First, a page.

Ischemic Heart Disease in Women

A Review for Primary Care Physicians

Anita V. Kusnoor, MD; Angela D. Ferguson, DO; Ruth Falik, MD

Disclosures

South Med J. 2011;104(3):200-204. 

In This Article

Abstract and Introduction

Abstract

Ischemic heart disease (IHD) is the leading cause of death among women in the Western world, and its prevalence is growing. The pathophysiology of heart disease in women differs from that in men. Women with chest pain and abnormal stress tests are less likely than men to have critical stenosis of coronary arteries, a phenomenon attributed to endothelial dysfunction. Hypertension, intimal injury, and cholesterol are among the various factors that contribute to endothelial dysfunction. The presenting symptoms of IHD also differ in women. Women are more likely to describe neck and throat pain and to characterize the pain as intense, sharp, or burning. A history of coronary or other vascular disease, diabetes, or chronic kidney disease places patients at high risk for IHD. Risk factor modification can be tailored based on each patient's risk. Hormone replacement therapy, antioxidants, folic acid, and aspirin in healthy women under 65 years of age have recently been shown to be ineffective in the prevention of IHD.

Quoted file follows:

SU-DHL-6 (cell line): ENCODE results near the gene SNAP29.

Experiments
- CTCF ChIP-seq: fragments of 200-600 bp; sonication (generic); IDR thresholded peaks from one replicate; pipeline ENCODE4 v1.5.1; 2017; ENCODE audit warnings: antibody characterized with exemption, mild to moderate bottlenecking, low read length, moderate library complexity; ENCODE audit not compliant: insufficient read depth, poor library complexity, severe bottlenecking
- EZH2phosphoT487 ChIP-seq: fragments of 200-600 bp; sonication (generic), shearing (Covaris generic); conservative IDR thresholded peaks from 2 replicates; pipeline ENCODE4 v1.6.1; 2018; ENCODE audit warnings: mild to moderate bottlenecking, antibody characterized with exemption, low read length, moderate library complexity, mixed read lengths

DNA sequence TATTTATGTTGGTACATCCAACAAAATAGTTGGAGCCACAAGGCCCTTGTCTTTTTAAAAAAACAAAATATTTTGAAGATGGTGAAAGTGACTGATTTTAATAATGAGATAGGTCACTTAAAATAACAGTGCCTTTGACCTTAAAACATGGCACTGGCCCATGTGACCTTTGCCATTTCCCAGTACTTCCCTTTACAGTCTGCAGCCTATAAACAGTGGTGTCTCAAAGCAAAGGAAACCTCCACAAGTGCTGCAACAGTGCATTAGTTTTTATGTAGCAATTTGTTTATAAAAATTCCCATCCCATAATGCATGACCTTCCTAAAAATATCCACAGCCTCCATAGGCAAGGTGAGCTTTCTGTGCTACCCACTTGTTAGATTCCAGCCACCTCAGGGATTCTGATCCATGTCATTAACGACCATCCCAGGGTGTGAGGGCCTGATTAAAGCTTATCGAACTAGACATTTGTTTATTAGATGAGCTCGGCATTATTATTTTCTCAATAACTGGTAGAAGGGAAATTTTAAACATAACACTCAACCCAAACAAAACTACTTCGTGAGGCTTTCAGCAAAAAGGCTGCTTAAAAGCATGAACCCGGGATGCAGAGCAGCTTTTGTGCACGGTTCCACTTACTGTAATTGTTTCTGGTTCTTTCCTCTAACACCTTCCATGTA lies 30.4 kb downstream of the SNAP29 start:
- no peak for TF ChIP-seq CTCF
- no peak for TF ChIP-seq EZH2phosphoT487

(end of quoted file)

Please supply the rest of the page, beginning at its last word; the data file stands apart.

Introduction

Ischemic heart disease (IHD) is the largest single cause of death among women in the Western world, accounting for one-third of all deaths.[1] In the United States, more women than men die of IHD. The most typical form of IHD is coronary artery disease (CAD).[2] The burgeoning epidemics of obesity, metabolic syndrome, and diabetes mellitus (DM) affect women disproportionately and are reflected in the growing prevalence of CAD in women.[3] Disease onset is typically about 10 years later in women. Prevalence increases rapidly postmenopause, and is comparable to that seen in men by the seventh decade.[4] The rising prevalence of IHD in women has dramatic economic and public health implications. Its cost in the United States was estimated to be over $475 billion in 2009.[5] Even a modest reduction in the incidence of IHD in women would have an enormous effect on both public health and healthcare expenditures.

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